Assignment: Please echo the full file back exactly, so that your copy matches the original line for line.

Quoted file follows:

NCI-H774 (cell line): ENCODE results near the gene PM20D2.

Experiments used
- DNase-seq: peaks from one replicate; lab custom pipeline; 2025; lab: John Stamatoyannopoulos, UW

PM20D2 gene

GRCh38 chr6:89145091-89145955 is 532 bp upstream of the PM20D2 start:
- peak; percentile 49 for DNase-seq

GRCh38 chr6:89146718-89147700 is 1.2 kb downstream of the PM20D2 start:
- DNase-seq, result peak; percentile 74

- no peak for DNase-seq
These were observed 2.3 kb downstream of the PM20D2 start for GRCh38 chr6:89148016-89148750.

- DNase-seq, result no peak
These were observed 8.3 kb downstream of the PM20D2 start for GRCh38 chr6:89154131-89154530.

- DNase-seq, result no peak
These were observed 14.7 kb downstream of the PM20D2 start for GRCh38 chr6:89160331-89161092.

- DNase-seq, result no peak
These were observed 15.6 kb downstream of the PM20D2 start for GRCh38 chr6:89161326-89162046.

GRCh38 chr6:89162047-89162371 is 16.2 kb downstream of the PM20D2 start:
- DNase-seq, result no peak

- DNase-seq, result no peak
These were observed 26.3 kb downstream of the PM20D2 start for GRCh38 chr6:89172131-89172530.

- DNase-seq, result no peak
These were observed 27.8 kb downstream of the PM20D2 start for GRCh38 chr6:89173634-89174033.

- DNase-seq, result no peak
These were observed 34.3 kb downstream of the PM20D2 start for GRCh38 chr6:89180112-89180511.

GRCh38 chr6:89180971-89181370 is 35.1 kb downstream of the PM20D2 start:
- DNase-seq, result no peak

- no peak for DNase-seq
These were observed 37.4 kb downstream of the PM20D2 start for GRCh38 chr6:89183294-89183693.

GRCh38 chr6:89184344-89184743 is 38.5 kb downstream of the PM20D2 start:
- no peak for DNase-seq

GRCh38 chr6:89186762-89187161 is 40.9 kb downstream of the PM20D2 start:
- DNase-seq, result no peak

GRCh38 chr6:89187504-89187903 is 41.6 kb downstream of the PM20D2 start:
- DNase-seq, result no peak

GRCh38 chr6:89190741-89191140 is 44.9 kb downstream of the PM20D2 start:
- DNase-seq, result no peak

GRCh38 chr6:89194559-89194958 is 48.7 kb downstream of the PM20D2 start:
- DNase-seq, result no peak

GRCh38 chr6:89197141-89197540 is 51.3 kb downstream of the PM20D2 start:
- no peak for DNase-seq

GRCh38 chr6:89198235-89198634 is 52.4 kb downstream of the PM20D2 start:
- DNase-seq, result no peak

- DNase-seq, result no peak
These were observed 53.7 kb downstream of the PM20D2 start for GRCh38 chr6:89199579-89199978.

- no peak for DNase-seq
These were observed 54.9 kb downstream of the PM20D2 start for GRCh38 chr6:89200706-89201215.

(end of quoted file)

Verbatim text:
NCI-H774 (cell line): ENCODE results near the gene PM20D2.

Experiments used
- DNase-seq: peaks from one replicate; lab custom pipeline; 2025; lab: John Stamatoyannopoulos, UW

PM20D2 gene

GRCh38 chr6:89145091-89145955 is 532 bp upstream of the PM20D2 start:
- peak; percentile 49 for DNase-seq

GRCh38 chr6:89146718-89147700 is 1.2 kb downstream of the PM20D2 start:
- DNase-seq, result peak; percentile 74

- no peak for DNase-seq
These were observed 2.3 kb downstream of the PM20D2 start for GRCh38 chr6:89148016-89148750.

- DNase-seq, result no peak
These were observed 8.3 kb downstream of the PM20D2 start for GRCh38 chr6:89154131-89154530.

- DNase-seq, result no peak
These were observed 14.7 kb downstream of the PM20D2 start for GRCh38 chr6:89160331-89161092.

- DNase-seq, result no peak
These were observed 15.6 kb downstream of the PM20D2 start for GRCh38 chr6:89161326-89162046.

GRCh38 chr6:89162047-89162371 is 16.2 kb downstream of the PM20D2 start:
- DNase-seq, result no peak

- DNase-seq, result no peak
These were observed 26.3 kb downstream of the PM20D2 start for GRCh38 chr6:89172131-89172530.

- DNase-seq, result no peak
These were observed 27.8 kb downstream of the PM20D2 start for GRCh38 chr6:89173634-89174033.

- DNase-seq, result no peak
These were observed 34.3 kb downstream of the PM20D2 start for GRCh38 chr6:89180112-89180511.

GRCh38 chr6:89180971-89181370 is 35.1 kb downstream of the PM20D2 start:
- DNase-seq, result no peak

- no peak for DNase-seq
These were observed 37.4 kb downstream of the PM20D2 start for GRCh38 chr6:89183294-89183693.

GRCh38 chr6:89184344-89184743 is 38.5 kb downstream of the PM20D2 start:
- no peak for DNase-seq

GRCh38 chr6:89186762-89187161 is 40.9 kb downstream of the PM20D2 start:
- DNase-seq, result no peak

GRCh38 chr6:89187504-89187903 is 41.6 kb downstream of the PM20D2 start:
- DNase-seq, result no peak

GRCh38 chr6:89190741-89191140 is 44.9 kb downstream of the PM20D2 start:
- DNase-seq, result no peak

GRCh38 chr6:89194559-89194958 is 48.7 kb downstream of the PM20D2 start:
- DNase-seq, result no peak

GRCh38 chr6:89197141-89197540 is 51.3 kb downstream of the PM20D2 start:
- no peak for DNase-seq

GRCh38 chr6:89198235-89198634 is 52.4 kb downstream of the PM20D2 start:
- DNase-seq, result no peak

- DNase-seq, result no peak
These were observed 53.7 kb downstream of the PM20D2 start for GRCh38 chr6:89199579-89199978.

- no peak for DNase-seq
These were observed 54.9 kb downstream of the PM20D2 start for GRCh38 chr6:89200706-89201215.